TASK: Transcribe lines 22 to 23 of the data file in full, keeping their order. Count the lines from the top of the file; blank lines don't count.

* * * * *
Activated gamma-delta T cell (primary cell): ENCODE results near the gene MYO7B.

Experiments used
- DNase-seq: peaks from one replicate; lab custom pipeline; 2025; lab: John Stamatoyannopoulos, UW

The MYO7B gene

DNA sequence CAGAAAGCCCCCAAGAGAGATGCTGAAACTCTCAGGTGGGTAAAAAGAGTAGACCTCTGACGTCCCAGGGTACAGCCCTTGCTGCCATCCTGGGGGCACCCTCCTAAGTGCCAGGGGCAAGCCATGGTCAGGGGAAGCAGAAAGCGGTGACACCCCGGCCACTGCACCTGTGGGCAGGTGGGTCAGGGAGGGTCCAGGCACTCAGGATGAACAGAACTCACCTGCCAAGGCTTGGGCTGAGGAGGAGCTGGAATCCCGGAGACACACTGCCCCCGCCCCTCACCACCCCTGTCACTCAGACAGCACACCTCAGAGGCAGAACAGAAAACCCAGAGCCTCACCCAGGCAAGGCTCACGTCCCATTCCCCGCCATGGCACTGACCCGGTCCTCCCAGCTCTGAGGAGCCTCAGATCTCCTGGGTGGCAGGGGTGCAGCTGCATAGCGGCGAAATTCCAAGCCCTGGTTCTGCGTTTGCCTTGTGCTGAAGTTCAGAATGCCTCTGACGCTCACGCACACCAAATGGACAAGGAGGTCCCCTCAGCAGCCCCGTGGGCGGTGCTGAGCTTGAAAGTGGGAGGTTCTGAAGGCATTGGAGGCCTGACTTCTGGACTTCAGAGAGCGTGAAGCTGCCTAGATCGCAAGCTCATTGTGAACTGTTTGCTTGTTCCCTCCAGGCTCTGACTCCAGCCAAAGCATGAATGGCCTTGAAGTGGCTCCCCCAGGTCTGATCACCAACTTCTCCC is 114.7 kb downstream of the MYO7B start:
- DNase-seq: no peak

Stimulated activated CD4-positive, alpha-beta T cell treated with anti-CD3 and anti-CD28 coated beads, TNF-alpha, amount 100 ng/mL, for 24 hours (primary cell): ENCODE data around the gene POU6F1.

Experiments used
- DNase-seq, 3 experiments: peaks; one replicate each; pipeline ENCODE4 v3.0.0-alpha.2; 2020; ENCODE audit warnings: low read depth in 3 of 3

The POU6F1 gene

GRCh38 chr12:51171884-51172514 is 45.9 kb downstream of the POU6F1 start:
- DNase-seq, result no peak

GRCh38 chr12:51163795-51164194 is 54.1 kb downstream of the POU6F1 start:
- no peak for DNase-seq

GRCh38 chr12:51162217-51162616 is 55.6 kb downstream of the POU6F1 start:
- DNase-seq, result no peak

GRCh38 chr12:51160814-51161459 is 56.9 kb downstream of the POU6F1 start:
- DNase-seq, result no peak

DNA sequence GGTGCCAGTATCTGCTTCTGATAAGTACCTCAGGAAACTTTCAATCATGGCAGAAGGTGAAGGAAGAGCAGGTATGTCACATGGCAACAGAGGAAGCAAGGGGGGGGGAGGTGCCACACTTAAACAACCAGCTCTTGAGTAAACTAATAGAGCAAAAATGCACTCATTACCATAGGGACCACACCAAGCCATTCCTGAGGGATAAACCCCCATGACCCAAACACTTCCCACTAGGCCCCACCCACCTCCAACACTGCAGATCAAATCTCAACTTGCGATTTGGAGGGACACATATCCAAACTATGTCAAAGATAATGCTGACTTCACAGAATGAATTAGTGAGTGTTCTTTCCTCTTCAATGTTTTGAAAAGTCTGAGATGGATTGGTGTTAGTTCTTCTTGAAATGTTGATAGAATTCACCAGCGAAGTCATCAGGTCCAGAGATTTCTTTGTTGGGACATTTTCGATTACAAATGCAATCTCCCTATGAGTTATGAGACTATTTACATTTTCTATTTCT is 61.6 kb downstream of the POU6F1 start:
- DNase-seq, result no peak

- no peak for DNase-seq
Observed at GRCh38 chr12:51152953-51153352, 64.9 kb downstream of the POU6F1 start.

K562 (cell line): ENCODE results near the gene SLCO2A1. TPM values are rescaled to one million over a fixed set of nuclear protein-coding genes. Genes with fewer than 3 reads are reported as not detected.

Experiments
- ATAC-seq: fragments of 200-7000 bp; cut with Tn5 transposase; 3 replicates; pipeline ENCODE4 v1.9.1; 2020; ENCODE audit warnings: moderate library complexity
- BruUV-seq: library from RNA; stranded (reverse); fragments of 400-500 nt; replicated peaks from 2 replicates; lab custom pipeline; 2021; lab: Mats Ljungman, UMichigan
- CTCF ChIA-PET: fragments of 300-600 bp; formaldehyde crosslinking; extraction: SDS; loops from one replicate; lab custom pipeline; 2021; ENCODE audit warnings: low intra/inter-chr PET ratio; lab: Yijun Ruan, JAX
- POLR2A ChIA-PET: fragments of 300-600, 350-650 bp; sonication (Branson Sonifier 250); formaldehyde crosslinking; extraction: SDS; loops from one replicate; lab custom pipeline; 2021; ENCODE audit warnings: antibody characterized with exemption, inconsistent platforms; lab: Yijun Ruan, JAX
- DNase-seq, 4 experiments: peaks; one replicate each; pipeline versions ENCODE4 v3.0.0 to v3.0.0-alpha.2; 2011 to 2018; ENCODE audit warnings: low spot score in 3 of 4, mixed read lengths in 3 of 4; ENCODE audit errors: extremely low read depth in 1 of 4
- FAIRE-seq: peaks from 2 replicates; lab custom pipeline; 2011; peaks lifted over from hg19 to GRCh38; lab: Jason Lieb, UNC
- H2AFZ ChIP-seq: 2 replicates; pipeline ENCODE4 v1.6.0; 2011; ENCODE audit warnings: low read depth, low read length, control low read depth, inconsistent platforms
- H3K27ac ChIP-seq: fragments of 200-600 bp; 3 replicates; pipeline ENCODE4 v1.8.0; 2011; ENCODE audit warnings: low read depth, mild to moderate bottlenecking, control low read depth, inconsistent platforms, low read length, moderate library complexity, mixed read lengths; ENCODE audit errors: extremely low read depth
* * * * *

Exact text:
Observed at GRCh38 chr12:51152953-51153352, 64.9 kb downstream of the POU6F1 start.

K562 (cell line): ENCODE results near the gene SLCO2A1. TPM values are rescaled to one million over a fixed set of nuclear protein-coding genes. Genes with fewer than 3 reads are reported as not detected.